Tag Archives: Music

Changing genres

I disappointed a young reader the other week. I wish I hadn’t. Not that I think this reader will give up reading, but still.

There’s a writer whom we shall call Edward Litteless. He is very popular with his fans, and I’m not surprised. I’ve read the first books in a couple of his thriller style series, and while I personally have no need to read more, I can fully see why young people – and especially boys – love these books.

So when Wirral Boy’s mother made expectant noises online regarding Edward’s new series, I had a great idea. I would ask Wirral Boy to read and review it for me, as he’d be able to give it full justice.

Except, WB hated it so much he didn’t even finish the book. WB’s mother soldiered on, because she’s an adult and she felt I deserved the review I’d asked for. But she hated it too.

The thing is, I don’t like posting bad reviews, so she might as well not have persevered to the bitter end. What I don’t know, is if the book is not as well written as the others, or if it is merely this complete change of genre that went wrong for our fervent fan. It can’t have been only genre, though, or he would have expected to have no interest in the new series. I sometimes feel like that, and while it’s a valid opinion to have, giving something new a chance seems fair.

There’s another thing here I feel uncomfortable about. The review copies of Edward’s last two books have arrived with ‘contracts’ that I have no wish to have anything to do with. By default it is assumed I will adhere to the rules, which seems to be not only not to share with anyone, but to make no mention at all before publication date.

If you’re not writing Harry Potter, I think this is OTT. If people don’t trust me to handle advance copies; then don’t send them to me. In this case I broke the contract I’d not agreed to, by letting WB read the book. I saw it as me sub-contracting the work, in order to get a lovely review. That backfired.

My other problem is I chucked the press release and the contract and I have only my own memory of the date the book is published. Being vaguely fearful of getting it wrong, I double checked online. I found two dates in February. I found no date at all. There was a date back in 2013, and one for autumn 2014. Edward’s own website seemed not to mention it at all.

Apologies for any breach of contract. I meant well. And that’s why I have used a pseudonym for Edward. The date I’ve chosen came from throwing a dart at February and picking a day at random.

The Beatles

You certainly feel your age when Offspring come home from school, tasked to enquire whether their parents were alive when The Beatles were around. Does it make you very old? Or is it merely that teachers have grown disproportionately young? The one who asked this was actually very nice, and a good teacher. Nevertheless, I felt ancient. (Since when does pop music belong in history lessons?)

Because, yes, I was around, back when.

It doesn’t mean I know, or remember, every fact about The Fab Four, but I do recall the general feel of the era. Although I need to point out I was obviously very young when all this happened. Ahem. To prove it I can tell you I had to rely on Mother-of-witch to read what the newspapers wrote about the long-haired Liverpool lads.

For Christmas 1963 I was given a record player, and my first record, She Loves You. The Aunts disapproved of all this foreign stuff. After all, there were people around who sang in a language you could understand. But I sang happily along to She Loves You and all the others, without having any idea of what they, and I, were singing about.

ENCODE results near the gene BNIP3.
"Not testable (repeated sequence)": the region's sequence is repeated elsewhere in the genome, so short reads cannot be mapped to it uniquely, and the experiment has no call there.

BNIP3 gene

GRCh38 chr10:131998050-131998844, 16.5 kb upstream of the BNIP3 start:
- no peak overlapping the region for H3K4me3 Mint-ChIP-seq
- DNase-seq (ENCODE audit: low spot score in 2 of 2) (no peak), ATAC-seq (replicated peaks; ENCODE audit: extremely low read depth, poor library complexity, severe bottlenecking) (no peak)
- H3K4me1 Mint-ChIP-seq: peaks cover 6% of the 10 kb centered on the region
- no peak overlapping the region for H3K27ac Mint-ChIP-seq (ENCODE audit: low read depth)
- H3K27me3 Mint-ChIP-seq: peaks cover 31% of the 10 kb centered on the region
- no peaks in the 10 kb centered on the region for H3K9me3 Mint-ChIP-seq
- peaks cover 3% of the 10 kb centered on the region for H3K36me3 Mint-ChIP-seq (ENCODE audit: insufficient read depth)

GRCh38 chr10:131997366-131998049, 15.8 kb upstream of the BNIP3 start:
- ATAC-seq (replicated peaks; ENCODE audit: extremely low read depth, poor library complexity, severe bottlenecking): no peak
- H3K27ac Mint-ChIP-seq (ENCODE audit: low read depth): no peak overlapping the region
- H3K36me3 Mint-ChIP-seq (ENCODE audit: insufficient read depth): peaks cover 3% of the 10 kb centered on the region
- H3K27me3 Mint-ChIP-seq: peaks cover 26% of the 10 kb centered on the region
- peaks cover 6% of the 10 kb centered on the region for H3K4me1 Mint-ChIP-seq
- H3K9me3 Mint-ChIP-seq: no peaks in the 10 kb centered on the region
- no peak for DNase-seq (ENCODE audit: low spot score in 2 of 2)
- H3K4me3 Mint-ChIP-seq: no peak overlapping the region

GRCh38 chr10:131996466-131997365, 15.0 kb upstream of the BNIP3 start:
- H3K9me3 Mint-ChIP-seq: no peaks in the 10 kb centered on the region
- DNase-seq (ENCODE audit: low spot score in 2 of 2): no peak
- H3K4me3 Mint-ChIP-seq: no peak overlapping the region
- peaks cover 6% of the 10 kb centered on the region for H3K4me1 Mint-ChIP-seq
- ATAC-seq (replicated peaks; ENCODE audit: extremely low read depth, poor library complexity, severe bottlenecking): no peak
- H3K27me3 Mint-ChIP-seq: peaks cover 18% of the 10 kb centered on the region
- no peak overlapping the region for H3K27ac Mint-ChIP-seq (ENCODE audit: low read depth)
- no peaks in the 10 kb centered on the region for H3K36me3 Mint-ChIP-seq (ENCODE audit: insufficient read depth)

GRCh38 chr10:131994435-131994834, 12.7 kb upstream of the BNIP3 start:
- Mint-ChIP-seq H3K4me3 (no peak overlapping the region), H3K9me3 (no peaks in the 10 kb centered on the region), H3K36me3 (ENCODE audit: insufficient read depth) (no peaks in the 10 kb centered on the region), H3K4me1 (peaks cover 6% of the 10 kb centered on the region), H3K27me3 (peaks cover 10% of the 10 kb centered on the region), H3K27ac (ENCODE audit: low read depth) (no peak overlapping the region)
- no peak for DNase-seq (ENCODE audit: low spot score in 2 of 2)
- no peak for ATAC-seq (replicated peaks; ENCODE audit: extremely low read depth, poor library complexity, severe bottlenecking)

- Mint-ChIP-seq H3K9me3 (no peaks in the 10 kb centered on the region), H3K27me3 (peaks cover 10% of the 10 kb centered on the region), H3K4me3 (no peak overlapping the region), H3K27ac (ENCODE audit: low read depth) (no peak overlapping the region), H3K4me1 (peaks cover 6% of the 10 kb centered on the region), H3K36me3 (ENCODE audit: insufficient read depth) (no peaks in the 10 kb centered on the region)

Mick Manning and Brita Granström, The Beatles

Now my fellow countrywoman Brita Granström and her husband Mick Manning have produced a very nice illustrated reference book on The Beatles. I have learned things I didn’t know before. I have been reminded of what was so special about John, Paul, George and Ringo. And I remembered why I half ditched them in the end.

Brita’s pictures tell more of a story than words do, and together she and Mick have made a fab book about what came before The Beatles made it big 50 years ago, what happened once they did, and how it all ended. I know more now about their early lives (including getting some unexpected help with a quiz question I came across the same day I read the book), and I properly understand how the haircut came to be. I’ve even had a new and better explanation to their name.

Whether you’re the right side of 50, or just ten and wondering who The Beatles really were, this is the book for you. I happen to have a good friend who likes all things Beatles. I will not be passing my copy on to him.

Just thought I’d mention that. He can buy his own.

Bookwitch bites #110

Daughter joined us on Friday, on possibly the most impossible of evenings. The area by the railway station had an extra 20,000 people milling about (and for a small town that’s quite a lot), but they hadn’t all come to meet her. We just managed to miss, yet again, Gyllene Tider in concert. We’ll get our act together, one of these years.

So far it’s been a mixed sort of holiday. I’ve done almost nothing, so pretty restful. I did join in the Twitter chat between Sarah Dessen and Cathy Cassidy last Sunday. It wasn’t the total fan crash I’d predicted. I even managed to ask Sarah a question, and she replied! You might be able to find all or some of it on #PenguinChat.

And speaking of wildlife, mere days after reviewing Anthony McGowan’s Brock, we encountered a badger of our own, running across the road. We’ve seen plenty of hares, which caused the Resident IT Consultant to ask ‘what’s the Swedish for hare?’ I told him it’s hare. It’s obvious.

He was kind enough to stop to let two people and their dog cross the road outside the local foodshop (rather than run them down with the Vets’ car). They smiled and waved (I suspect even the dog smiled). This alarmed me, until I encountered them inside the shop and realised they were Danish. Which totally explained the happiness.